Caesarea (40km or 25 miles north of Tel Aviv) was the culminating vision of Herod the Great (37 B.C.–4 B.C.), who created a new, spectacular classical Roman city by the sea to rival Alexandria as the greatest metropolis of the Eastern Mediterranean. Since it had no natural port, he built a vast artificial harbor. On the empty sands, he constructed theaters facing the sea, temples, hippodromes, palaces, colonnaded avenues, and markets. A thousand years later, the city was reborn as a Crusader fortress, but after the Crusades, the ruins of the city were covered by sand and forgotten.

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Medium 9780253020840

15. Catamarca, Argentina

Darin A. Croft Indiana University Press ePub

Basic Information

Location Northwest Argentina.

Geology Sandstones, conglomerates, and paleosols of the Andalhualá and Chiquimil formations.

Geologic Age Mainly late Miocene, about 7–5.5 million years (based on radiometric dating and paleomagnetic correlation).

Mammal Age Huayquerian.

Mammals Identified 47 species (appendix 15).

SOME OF THE RICHEST FOSSIL SITES FOR LATE CENOZOIC MAMMALS in South America are located in Catamarca province in Northwest Argentina. Like many of the other important fossil sites in this book, the fossil localities of Catamarca have been known for more than a century and are still the subject of intense research. These deposits are situated along the southeastern edge of a geographic structure known as the Puna. Like the Altiplano to the north, the Puna is a broad area of high elevation. In fact, the two are really part of a single plateau; the Puna differs from the rather flat Altiplano by its highly varied topography of small mountain ranges and intervening basins. A rich fossil record has been preserved in this area because these basins acted as reservoirs for sediments shed from the surrounding mountains that buried and preserved the bones of mammals, birds, and other animals. Because this process took place nearly continuously from about 9 to 3.5 million years ago, the sedimentary rocks of Catamarca provide a detailed record of changing climates, habitats, and species over this entire interval.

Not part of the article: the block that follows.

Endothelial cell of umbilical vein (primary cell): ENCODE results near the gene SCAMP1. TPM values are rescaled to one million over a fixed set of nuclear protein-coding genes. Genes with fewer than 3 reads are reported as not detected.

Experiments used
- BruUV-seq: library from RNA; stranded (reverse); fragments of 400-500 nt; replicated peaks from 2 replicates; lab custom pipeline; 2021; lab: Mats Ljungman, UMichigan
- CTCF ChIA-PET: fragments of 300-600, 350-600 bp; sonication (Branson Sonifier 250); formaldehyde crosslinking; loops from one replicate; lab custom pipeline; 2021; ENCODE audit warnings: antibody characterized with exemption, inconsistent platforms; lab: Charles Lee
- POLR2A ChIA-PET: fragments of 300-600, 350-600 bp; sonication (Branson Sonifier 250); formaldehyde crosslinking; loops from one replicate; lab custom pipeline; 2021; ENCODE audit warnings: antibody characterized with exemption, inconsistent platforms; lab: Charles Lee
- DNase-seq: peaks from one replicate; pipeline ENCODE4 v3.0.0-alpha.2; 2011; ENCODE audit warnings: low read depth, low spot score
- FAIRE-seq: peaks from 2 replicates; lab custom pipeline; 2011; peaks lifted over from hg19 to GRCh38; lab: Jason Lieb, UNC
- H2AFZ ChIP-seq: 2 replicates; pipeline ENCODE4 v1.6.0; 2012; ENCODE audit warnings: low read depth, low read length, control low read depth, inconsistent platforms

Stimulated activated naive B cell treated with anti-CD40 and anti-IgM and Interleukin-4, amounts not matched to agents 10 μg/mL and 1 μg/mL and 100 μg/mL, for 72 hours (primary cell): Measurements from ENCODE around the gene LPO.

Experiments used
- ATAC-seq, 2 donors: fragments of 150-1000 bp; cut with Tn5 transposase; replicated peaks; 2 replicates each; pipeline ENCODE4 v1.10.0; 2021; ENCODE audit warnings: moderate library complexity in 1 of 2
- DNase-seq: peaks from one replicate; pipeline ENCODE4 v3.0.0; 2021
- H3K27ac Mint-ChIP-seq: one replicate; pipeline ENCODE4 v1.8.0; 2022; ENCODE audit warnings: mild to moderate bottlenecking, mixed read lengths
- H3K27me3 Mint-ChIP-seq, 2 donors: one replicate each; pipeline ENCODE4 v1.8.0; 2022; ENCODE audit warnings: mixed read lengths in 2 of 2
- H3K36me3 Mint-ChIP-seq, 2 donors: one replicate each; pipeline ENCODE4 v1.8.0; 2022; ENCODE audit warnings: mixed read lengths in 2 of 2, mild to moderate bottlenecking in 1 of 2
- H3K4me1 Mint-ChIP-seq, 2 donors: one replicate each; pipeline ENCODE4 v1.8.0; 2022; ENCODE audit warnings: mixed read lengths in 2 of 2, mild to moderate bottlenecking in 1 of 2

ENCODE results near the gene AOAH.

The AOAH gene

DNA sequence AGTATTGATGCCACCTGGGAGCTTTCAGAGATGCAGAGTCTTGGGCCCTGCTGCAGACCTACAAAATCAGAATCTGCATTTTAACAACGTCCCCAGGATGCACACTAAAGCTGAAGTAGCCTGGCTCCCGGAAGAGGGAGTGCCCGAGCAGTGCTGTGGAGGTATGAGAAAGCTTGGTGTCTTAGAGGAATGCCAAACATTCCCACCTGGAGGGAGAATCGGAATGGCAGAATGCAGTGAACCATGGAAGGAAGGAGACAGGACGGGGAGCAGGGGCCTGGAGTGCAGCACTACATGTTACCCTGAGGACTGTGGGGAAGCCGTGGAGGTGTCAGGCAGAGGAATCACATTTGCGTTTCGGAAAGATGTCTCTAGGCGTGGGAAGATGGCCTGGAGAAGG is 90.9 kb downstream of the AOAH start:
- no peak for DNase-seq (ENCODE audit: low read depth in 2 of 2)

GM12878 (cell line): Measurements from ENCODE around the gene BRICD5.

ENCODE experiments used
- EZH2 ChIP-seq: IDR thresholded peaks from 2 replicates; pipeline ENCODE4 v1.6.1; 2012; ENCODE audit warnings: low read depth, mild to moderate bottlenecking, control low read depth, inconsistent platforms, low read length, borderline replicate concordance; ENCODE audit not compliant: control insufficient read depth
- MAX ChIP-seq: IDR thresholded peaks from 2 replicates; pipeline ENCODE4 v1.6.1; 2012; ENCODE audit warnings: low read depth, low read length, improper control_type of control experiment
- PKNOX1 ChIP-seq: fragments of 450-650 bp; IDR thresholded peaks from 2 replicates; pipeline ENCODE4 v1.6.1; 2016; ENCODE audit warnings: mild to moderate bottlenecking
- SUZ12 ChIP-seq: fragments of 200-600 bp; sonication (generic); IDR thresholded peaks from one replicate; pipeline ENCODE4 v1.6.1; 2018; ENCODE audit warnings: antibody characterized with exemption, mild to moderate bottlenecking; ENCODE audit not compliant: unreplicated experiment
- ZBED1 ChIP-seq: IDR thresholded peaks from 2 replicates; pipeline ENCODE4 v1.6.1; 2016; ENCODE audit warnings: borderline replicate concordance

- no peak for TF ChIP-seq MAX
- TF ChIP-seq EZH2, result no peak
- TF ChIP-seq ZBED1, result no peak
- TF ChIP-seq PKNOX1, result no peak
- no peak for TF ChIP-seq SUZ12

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Medium 9780876111970

6. Beyond “Cowtown” (The 20th Century)

Selcer, Richard F. Texas State Historical Assn Press ePub



THE TWENTIETH CENTURY BROUGHT great changes to the little city on the Trinity while preserving cherished ties with the past. New industries, a revamped city government, electrification, and higher education were just the most visible trappings of the twentieth century. Henry Ford might produce masses of automobiles and the Wright brothers might conquer the air, but Fort Worth was still “Cowtown.”

It had long been the dream of some city leaders to make Fort Worth a national livestock capital in the image of Chicago or Kansas City. M. G. Ellis, T. J. Saunders, and Henry C. Holloway grew tired of watching cattle pass through Fort Worth on the way to Northern or European markets. The first cattle herd had been shipped from the city on September 9, 1876 (twenty-three animals belonging to John F. Swayne), and over the years the bar at the Pickwick Hotel at Main and Fourth had served as the city’s unofficial “stock exchange,” but Fort Worth had never come close to realizing its potential as a cattle market with sales, slaughter houses, and shipping facilities all concentrated in one place.1

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Medium 9781576757659